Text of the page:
Local governments should join together to slow carbon pollution


It’s happened.

The Trump Administration withdrew from the detested Obama administration Clean Power Plan in October. Now, acknowledging harmful pollution is up to other countries and U.S. local/state government, and concerned businesses.

The good news is that a lot of the world still thinks that burning natural gas, oil and coal, results in harmful emissions that we all inevitably pay for — right now, or by shoving it off until later … if we can.

Harmful-emissions control used to be the providence of our national government. These emissions affect us all. When appropriate action is not taken by our nation’s leaders, it falls to local government and concerned businesses.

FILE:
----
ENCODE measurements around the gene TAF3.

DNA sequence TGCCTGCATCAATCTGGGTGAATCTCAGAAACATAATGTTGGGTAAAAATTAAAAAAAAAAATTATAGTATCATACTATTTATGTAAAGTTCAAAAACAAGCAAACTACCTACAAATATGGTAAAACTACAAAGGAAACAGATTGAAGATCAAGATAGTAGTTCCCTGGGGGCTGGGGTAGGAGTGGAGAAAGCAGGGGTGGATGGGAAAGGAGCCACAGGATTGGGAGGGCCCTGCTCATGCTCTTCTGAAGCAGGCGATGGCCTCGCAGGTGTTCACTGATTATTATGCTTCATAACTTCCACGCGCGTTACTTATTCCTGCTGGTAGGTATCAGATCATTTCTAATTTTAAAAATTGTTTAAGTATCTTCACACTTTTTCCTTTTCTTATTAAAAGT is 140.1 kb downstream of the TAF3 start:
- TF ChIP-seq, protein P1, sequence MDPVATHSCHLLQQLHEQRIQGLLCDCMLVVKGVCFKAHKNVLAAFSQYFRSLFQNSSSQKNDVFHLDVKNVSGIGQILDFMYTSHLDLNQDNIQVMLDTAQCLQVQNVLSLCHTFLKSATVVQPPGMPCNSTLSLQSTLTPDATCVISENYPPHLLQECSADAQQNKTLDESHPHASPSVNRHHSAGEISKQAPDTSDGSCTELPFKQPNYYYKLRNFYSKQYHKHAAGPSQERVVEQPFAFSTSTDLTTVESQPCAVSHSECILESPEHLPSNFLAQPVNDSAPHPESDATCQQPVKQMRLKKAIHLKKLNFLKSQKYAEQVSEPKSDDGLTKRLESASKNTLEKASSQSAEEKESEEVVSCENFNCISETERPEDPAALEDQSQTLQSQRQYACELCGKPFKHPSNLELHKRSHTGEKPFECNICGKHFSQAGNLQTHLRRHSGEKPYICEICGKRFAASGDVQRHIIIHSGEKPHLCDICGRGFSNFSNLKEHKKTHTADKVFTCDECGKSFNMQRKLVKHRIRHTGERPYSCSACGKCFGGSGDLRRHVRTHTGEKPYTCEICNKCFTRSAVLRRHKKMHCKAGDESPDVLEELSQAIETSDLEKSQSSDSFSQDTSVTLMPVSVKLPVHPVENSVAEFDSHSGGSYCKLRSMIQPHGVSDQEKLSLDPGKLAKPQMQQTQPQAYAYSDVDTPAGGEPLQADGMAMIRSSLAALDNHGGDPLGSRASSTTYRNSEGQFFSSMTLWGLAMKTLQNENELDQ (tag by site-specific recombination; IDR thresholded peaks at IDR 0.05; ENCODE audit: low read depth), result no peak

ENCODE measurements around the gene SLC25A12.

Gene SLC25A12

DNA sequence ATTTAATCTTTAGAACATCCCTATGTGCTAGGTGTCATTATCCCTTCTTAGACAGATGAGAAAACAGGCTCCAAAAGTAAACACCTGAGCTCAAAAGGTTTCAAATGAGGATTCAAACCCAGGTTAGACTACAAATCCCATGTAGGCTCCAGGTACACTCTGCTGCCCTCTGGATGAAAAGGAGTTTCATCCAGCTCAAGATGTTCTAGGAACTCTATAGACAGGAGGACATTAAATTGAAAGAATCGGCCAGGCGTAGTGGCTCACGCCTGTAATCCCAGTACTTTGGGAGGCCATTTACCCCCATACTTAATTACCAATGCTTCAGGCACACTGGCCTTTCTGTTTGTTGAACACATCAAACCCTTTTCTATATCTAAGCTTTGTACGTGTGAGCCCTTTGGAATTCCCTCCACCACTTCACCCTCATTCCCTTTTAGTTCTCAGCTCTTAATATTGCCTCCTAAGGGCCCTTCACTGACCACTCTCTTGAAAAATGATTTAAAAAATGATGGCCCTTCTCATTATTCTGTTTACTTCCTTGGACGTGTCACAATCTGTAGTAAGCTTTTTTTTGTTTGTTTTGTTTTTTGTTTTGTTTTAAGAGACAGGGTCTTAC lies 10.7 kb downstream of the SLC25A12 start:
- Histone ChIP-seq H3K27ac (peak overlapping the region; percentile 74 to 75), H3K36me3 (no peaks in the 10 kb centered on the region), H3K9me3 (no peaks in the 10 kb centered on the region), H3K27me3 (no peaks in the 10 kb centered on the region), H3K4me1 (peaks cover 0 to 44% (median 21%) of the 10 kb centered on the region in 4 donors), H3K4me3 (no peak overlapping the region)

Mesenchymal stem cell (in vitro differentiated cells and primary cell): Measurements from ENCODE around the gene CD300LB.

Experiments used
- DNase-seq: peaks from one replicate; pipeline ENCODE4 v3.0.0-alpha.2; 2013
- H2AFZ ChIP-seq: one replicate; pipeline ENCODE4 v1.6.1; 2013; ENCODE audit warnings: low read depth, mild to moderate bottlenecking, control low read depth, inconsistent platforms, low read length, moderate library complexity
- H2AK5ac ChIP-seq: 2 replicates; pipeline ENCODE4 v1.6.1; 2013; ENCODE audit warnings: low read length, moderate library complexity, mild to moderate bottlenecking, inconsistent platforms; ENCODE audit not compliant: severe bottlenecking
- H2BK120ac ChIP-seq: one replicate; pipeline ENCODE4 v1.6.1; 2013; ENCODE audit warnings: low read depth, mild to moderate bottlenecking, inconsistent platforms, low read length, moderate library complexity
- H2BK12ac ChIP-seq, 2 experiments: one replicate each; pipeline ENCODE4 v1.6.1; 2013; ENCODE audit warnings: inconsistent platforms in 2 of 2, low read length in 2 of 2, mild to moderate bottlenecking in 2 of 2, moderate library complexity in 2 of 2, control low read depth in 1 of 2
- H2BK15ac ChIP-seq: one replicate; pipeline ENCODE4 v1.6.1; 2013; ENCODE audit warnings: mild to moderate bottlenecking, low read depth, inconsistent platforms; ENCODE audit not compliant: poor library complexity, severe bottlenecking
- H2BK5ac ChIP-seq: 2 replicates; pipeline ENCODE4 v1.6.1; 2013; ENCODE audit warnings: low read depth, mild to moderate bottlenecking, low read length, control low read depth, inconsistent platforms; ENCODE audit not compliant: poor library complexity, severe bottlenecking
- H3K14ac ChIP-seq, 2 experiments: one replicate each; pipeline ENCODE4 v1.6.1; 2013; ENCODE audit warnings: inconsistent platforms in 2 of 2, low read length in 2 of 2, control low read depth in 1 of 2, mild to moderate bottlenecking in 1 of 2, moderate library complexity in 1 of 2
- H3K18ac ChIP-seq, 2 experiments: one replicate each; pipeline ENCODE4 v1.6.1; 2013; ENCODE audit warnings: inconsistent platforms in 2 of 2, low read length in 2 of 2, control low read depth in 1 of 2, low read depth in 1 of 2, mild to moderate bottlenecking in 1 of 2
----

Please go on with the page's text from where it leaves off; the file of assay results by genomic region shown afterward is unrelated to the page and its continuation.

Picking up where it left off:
Fortunately, in the absence of national leadership, numerous others step forward. Check out the business/government membership of the Climate Leadership Council, for example, and their proposed solution for pricing carbon, according to www.clcouncil.org

Placing a steadily increasing price on carbon is the reasonable solution in today’s political climate. Senator Lindsey Graham prefers this … and even ExxonMobil. The national lobbying group, for placing a “no net-increase in taxes” price on carbon, CitizensClimateLobby.org, is campaigning to gather and present endorsements from local government to present to Congress. Nationally, it’s up to Congress. But grassroots efforts will see us there.

“Local” includes the air we breathe, planet-warming greenhouse gasses, the clean water we hope to drink, and the wildfires that we endure.

It’s time for local governments to join together as active endorsers for slowing local carbon pollution. Pay for harmful pollution today as an essential part of the cost of doing business. We count the many benefits of burning carbon, but aren’t we finding that burning less carbon is our preferred future?



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